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lspci(8)				The PCI Utilities				 lspci(8)

NAME
       lspci - list all PCI devices

SYNOPSIS
       lspci [options]

DESCRIPTION
       lspci  is  a  utility for displaying information about PCI buses in the system and devices
       connected to them.

       By default, it shows a brief list of devices. Use the options described below  to  request
       either a more verbose output or output intended for parsing by other programs.

       If  you	are going to report bugs in PCI device drivers or in lspci itself, please include
       output of "lspci -vvx" or even better "lspci -vvxxx"  (however,	see  below  for  possible
       caveats).

       Some  parts of the output, especially in the highly verbose modes, are probably intelligi-
       ble only to experienced PCI hackers. For exact definitions of the fields,  please  consult
       either the PCI specifications or the header.h and /usr/include/linux/pci.h include files.

       Access  to some parts of the PCI configuration space is restricted to root on many operat-
       ing systems, so the features of lspci available to  normal  users  are  limited.  However,
       lspci  tries  its best to display as much as available and mark all other information with
       <access denied> text.

OPTIONS
   Basic display modes
       -m     Dump PCI device data in a backward-compatible machine readable form.  See below for
	      details.

       -mm    Dump  PCI  device data in a machine readable form for easy parsing by scripts.  See
	      below for details.

       -t     Show a tree-like diagram containing all buses,  bridges,	devices  and  connections
	      between them.

   Display options
       -v     Be verbose and display detailed information about all devices.

       -vv    Be  very	verbose  and  display more details. This level includes everything deemed
	      useful.

       -vvv   Be even more verbose and display everything we  are  able  to  parse,  even  if  it
	      doesn't look interesting at all (e.g., undefined memory regions).

       -k     Show  kernel  drivers  handling each device and also kernel modules capable of han-
	      dling it.  Turned on by default when -v is given in  the	normal	mode  of  output.
	      (Currently works only on Linux with kernel 2.6 or newer.)

       -x     Show hexadecimal dump of the standard part of the configuration space (the first 64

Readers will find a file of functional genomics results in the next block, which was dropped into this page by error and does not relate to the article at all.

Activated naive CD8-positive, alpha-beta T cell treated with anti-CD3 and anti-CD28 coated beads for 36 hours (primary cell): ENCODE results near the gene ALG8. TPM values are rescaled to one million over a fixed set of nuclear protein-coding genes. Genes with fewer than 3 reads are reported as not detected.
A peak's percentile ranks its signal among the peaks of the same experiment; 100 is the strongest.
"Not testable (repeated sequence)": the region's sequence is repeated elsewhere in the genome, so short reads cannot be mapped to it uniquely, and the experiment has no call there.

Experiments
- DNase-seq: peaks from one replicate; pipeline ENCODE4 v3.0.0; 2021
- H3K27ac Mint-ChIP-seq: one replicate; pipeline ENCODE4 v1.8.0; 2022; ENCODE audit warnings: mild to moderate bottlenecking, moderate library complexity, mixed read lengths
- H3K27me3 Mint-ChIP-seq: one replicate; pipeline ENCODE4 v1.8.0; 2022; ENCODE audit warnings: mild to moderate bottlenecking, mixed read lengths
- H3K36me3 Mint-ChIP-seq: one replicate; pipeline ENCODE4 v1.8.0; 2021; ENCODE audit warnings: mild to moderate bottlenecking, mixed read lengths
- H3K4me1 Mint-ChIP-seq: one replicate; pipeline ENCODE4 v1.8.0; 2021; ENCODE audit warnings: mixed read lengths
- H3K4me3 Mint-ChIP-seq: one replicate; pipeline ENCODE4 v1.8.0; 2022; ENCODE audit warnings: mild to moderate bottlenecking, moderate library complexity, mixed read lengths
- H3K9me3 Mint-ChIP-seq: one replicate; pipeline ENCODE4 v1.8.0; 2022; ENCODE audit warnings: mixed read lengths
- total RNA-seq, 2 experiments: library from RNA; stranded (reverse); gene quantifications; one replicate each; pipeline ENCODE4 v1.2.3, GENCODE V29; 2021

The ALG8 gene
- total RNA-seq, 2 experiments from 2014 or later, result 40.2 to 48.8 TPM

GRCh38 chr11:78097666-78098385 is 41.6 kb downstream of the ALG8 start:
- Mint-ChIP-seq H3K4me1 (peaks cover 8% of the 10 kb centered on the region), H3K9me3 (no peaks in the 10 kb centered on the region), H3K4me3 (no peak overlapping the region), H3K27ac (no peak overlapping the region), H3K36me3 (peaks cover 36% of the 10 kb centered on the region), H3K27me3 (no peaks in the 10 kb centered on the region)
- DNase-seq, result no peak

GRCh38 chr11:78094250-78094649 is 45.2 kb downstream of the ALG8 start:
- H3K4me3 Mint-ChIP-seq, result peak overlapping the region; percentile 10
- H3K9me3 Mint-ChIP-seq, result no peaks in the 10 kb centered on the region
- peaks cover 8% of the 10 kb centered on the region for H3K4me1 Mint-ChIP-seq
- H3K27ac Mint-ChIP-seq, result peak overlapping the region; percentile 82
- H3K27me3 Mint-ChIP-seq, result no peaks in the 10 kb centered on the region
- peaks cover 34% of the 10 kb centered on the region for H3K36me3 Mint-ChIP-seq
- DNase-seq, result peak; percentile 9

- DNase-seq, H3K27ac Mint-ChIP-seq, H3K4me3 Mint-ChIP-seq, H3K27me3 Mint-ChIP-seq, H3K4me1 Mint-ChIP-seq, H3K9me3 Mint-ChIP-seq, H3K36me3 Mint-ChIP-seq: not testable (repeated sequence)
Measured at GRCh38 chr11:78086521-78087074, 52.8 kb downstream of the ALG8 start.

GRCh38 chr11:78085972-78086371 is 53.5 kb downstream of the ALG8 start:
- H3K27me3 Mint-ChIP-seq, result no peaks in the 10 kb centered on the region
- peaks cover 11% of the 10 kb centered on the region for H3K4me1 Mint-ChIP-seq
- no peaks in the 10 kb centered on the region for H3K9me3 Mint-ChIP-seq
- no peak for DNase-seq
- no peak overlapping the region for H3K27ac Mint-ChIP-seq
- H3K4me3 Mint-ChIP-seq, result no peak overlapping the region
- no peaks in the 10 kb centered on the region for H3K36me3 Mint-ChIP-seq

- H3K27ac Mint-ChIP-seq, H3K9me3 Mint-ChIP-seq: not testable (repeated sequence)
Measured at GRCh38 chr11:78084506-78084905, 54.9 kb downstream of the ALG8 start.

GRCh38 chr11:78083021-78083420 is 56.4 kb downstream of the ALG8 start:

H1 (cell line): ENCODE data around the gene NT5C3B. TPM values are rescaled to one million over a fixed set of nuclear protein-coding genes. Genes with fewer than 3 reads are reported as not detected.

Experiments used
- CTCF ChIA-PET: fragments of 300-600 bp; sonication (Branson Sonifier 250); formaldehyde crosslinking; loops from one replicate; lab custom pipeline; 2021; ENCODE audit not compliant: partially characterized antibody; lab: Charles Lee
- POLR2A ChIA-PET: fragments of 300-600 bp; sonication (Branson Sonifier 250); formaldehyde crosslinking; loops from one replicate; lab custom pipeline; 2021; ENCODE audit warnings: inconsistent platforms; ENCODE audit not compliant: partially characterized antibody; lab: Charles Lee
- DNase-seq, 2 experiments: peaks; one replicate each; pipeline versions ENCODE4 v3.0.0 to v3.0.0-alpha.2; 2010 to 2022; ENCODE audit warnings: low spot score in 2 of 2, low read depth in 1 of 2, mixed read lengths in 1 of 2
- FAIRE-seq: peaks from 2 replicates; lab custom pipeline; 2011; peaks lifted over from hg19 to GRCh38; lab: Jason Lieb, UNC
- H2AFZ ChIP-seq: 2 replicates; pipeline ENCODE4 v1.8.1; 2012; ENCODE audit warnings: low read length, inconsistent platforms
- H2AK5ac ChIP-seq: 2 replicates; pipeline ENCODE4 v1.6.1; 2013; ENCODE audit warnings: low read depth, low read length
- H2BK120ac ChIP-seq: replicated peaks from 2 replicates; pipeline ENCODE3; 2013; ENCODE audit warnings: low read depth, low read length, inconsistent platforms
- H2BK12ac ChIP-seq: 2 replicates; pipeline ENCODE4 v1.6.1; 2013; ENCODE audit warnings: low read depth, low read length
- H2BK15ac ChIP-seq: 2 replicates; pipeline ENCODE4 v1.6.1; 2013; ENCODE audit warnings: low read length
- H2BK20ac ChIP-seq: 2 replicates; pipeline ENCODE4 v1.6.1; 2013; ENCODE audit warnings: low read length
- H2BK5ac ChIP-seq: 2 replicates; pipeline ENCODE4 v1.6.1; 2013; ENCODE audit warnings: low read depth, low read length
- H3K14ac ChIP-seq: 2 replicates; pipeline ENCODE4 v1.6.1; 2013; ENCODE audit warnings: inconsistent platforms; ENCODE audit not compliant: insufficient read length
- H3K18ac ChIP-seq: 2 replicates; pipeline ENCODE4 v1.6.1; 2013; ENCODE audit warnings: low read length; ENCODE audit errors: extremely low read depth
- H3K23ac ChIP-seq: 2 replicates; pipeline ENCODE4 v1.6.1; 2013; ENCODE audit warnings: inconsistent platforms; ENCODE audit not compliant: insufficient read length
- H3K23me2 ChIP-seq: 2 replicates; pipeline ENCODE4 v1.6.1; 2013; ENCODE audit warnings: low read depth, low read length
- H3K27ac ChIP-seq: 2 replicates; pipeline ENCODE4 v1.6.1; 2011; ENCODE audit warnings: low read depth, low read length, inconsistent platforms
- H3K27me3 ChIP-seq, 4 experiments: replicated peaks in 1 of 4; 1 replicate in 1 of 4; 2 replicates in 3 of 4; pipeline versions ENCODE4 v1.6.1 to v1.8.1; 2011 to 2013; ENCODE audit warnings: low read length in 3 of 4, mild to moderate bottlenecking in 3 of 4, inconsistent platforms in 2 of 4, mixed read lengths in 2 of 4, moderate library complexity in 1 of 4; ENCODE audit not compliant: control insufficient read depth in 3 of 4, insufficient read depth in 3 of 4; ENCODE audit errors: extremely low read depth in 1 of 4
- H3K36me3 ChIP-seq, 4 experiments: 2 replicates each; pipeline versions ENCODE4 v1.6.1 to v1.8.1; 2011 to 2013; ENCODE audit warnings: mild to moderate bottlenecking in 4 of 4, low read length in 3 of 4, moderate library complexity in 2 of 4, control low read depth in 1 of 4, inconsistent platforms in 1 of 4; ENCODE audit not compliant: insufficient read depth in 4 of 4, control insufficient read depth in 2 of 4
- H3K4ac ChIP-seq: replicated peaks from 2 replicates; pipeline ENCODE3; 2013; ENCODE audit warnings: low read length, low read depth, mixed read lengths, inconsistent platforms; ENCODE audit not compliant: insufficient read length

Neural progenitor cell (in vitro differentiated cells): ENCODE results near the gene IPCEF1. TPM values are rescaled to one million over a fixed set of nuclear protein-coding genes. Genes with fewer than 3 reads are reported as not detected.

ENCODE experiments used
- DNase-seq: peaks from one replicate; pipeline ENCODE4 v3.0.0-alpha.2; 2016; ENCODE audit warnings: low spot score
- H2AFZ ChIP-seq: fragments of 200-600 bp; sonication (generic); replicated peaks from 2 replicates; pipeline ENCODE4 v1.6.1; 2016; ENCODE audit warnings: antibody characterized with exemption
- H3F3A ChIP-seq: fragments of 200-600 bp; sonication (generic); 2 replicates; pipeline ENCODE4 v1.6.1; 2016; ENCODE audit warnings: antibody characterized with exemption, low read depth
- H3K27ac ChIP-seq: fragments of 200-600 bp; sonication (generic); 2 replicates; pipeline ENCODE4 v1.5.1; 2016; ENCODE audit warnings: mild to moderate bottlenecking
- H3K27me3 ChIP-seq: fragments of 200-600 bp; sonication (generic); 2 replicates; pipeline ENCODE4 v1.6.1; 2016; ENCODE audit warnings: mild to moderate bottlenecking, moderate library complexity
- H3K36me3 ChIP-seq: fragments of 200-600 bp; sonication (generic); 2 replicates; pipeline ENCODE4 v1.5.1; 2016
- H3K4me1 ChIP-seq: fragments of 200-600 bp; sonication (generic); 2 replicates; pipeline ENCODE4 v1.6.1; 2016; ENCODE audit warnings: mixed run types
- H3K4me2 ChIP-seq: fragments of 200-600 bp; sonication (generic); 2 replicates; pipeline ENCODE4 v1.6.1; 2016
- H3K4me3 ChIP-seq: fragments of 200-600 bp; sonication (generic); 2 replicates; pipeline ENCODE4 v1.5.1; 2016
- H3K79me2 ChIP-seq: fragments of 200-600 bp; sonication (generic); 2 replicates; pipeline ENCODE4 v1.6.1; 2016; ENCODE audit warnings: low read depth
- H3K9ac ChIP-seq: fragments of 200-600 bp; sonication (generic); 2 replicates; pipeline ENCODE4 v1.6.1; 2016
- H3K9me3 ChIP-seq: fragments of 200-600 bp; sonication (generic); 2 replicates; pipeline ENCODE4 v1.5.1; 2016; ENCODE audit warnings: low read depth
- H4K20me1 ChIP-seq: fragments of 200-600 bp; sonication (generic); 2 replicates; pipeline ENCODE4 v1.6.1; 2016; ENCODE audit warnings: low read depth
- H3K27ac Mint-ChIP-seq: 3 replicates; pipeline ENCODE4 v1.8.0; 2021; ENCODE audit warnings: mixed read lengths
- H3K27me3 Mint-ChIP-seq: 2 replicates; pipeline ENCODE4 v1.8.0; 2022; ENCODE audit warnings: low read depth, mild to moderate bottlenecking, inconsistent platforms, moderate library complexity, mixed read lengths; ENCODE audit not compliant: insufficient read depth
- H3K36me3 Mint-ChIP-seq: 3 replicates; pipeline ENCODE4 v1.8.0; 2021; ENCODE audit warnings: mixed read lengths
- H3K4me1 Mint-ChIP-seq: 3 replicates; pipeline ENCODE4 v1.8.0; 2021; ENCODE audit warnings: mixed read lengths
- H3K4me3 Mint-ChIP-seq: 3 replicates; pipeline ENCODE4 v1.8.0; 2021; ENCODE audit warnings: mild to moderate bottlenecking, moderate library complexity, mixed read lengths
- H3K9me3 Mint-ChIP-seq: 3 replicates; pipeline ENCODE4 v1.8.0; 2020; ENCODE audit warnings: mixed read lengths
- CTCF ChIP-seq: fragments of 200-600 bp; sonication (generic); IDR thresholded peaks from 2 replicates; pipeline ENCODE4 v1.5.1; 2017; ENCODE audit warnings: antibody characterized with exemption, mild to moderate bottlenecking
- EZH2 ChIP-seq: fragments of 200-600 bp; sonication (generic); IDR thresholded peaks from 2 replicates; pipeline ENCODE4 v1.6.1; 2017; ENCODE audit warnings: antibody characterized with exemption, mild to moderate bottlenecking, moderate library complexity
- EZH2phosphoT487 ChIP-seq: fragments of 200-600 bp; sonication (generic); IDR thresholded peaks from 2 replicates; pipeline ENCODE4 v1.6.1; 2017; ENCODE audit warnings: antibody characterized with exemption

bytes or 128 bytes for CardBus bridges).

       -xxx   Show hexadecimal dump of the whole PCI configuration space. It is available only to
	      root  as	several  PCI  devices crash when you try to read some parts of the config
	      space (this behavior probably doesn't violate the PCI standard, but it's	at  least
	      very stupid). However, such devices are rare, so you needn't worry much.

       -xxxx  Show hexadecimal dump of the extended (4096-byte) PCI configuration space available
	      on PCI-X 2.0 and PCI Express buses.

       -b     Bus-centric view. Show all IRQ numbers and addresses as seen by the  cards  on  the
	      PCI bus instead of as seen by the kernel.

       -D     Always show PCI domain numbers. By default, lspci suppresses them on machines which
	      have only domain 0.

   Options to control resolving ID's to names
       -n     Show PCI vendor and device codes as numbers instead of looking them up in  the  PCI
	      ID list.

       -nn    Show PCI vendor and device codes as both numbers and names.

       -q     Use  DNS to query the central PCI ID database if a device is not found in the local
	      pci.ids file. If the DNS query succeeds, the result is  cached  in  ~/.pciids-cache
	      and  it  is  recognized in subsequent runs even if -q is not given any more. Please
	      use this switch inside automated scripts only with caution to avoid overloading the
	      database servers.

       -qq    Same as -q, but the local cache is reset.

       -Q     Query the central database even for entries which are recognized locally.  Use this
	      if you suspect that the displayed entry is wrong.

   Options for selection of devices
       -s [[[[<domain>]:]<bus>]:][<slot>][.[<func>]]
	      Show only devices in the specified domain (in case your machine  has  several  host
	      bridges,	they  can  either  share  a  common  bus number space or each of them can
	      address a PCI domain of its own; domains are numbered from 0 to ffff),  bus  (0  to
	      ff),  slot  (0  to 1f) and function (0 to 7).  Each component of the device address
	      can be omitted or set to "*", both meaning "any value". All numbers  are	hexadeci-
	      mal.  E.g., "0:" means all devices on bus 0, "0" means all functions of device 0 on
	      any bus, "0.3" selects third function of device 0 on all buses and ".4" shows  only
	      the fourth function of each device.

       -d [<vendor>]:[<device>]
	      Show only devices with specified vendor and device ID. Both ID's are given in hexa-
	      decimal and may be omitted or given as "*", both meaning "any value".

   Other options
       -i <file>
	      Use <file> as the PCI ID list instead of /usr/share/misc/pci.ids.

       -p <file>
	      Use <file> as the map of PCI ID's handled by kernel modules. By default, lspci uses
	      /lib/modules/kernel_version/modules.pcimap.   Applies  only  to  Linux systems with
	      recent enough module tools.

       -M     Invoke bus mapping mode which performs a thorough scan of all PCI devices,  includ-
	      ing  those  behind misconfigured bridges, etc. This option gives meaningful results
	      only with a direct hardware access mode, which usually  requires	root  privileges.
	      Please note that the bus mapper only scans PCI domain 0.